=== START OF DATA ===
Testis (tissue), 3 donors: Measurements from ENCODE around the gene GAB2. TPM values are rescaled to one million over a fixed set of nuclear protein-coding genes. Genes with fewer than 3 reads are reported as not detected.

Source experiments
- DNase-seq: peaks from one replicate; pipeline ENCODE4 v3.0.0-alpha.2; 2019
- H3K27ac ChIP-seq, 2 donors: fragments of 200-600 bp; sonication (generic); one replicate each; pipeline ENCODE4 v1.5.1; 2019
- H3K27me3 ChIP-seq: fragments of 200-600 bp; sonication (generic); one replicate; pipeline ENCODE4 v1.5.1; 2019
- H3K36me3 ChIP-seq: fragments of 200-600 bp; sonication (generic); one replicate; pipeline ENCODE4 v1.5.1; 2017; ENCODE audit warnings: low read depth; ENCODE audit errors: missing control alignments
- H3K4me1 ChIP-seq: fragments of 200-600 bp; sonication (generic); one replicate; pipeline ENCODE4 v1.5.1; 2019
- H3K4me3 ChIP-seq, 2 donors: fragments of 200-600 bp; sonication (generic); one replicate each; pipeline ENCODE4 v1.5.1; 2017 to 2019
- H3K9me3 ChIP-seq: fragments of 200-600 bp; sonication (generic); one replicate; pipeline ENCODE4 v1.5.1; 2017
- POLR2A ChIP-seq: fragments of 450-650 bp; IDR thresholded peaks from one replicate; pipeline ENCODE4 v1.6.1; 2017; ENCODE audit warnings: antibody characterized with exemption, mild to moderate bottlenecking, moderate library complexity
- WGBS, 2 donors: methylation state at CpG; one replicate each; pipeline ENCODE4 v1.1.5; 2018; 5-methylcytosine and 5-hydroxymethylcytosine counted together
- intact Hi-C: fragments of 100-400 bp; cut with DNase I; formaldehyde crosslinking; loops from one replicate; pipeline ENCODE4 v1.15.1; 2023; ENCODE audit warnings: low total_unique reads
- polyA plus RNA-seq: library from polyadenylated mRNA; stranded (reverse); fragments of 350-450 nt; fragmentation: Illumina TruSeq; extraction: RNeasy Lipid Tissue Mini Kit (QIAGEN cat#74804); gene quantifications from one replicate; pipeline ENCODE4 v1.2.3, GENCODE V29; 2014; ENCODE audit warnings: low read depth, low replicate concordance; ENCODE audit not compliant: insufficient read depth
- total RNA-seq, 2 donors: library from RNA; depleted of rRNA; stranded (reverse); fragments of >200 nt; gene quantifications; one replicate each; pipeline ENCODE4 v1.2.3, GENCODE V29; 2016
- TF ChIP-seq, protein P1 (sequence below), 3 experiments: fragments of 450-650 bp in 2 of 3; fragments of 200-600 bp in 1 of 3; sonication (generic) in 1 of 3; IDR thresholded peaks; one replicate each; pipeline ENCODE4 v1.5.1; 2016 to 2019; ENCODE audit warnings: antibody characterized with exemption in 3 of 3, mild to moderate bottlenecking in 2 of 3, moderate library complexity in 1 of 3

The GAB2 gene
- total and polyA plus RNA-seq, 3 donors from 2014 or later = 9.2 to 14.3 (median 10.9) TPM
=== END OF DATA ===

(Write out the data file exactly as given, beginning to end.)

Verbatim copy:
Testis (tissue), 3 donors: Measurements from ENCODE around the gene GAB2. TPM values are rescaled to one million over a fixed set of nuclear protein-coding genes. Genes with fewer than 3 reads are reported as not detected.

Source experiments
- DNase-seq: peaks from one replicate; pipeline ENCODE4 v3.0.0-alpha.2; 2019
- H3K27ac ChIP-seq, 2 donors: fragments of 200-600 bp; sonication (generic); one replicate each; pipeline ENCODE4 v1.5.1; 2019
- H3K27me3 ChIP-seq: fragments of 200-600 bp; sonication (generic); one replicate; pipeline ENCODE4 v1.5.1; 2019
- H3K36me3 ChIP-seq: fragments of 200-600 bp; sonication (generic); one replicate; pipeline ENCODE4 v1.5.1; 2017; ENCODE audit warnings: low read depth; ENCODE audit errors: missing control alignments
- H3K4me1 ChIP-seq: fragments of 200-600 bp; sonication (generic); one replicate; pipeline ENCODE4 v1.5.1; 2019
- H3K4me3 ChIP-seq, 2 donors: fragments of 200-600 bp; sonication (generic); one replicate each; pipeline ENCODE4 v1.5.1; 2017 to 2019
- H3K9me3 ChIP-seq: fragments of 200-600 bp; sonication (generic); one replicate; pipeline ENCODE4 v1.5.1; 2017
- POLR2A ChIP-seq: fragments of 450-650 bp; IDR thresholded peaks from one replicate; pipeline ENCODE4 v1.6.1; 2017; ENCODE audit warnings: antibody characterized with exemption, mild to moderate bottlenecking, moderate library complexity
- WGBS, 2 donors: methylation state at CpG; one replicate each; pipeline ENCODE4 v1.1.5; 2018; 5-methylcytosine and 5-hydroxymethylcytosine counted together
- intact Hi-C: fragments of 100-400 bp; cut with DNase I; formaldehyde crosslinking; loops from one replicate; pipeline ENCODE4 v1.15.1; 2023; ENCODE audit warnings: low total_unique reads
- polyA plus RNA-seq: library from polyadenylated mRNA; stranded (reverse); fragments of 350-450 nt; fragmentation: Illumina TruSeq; extraction: RNeasy Lipid Tissue Mini Kit (QIAGEN cat#74804); gene quantifications from one replicate; pipeline ENCODE4 v1.2.3, GENCODE V29; 2014; ENCODE audit warnings: low read depth, low replicate concordance; ENCODE audit not compliant: insufficient read depth
- total RNA-seq, 2 donors: library from RNA; depleted of rRNA; stranded (reverse); fragments of >200 nt; gene quantifications; one replicate each; pipeline ENCODE4 v1.2.3, GENCODE V29; 2016
- TF ChIP-seq, protein P1 (sequence below), 3 experiments: fragments of 450-650 bp in 2 of 3; fragments of 200-600 bp in 1 of 3; sonication (generic) in 1 of 3; IDR thresholded peaks; one replicate each; pipeline ENCODE4 v1.5.1; 2016 to 2019; ENCODE audit warnings: antibody characterized with exemption in 3 of 3, mild to moderate bottlenecking in 2 of 3, moderate library complexity in 1 of 3

The GAB2 gene
- total and polyA plus RNA-seq, 3 donors from 2014 or later = 9.2 to 14.3 (median 10.9) TPM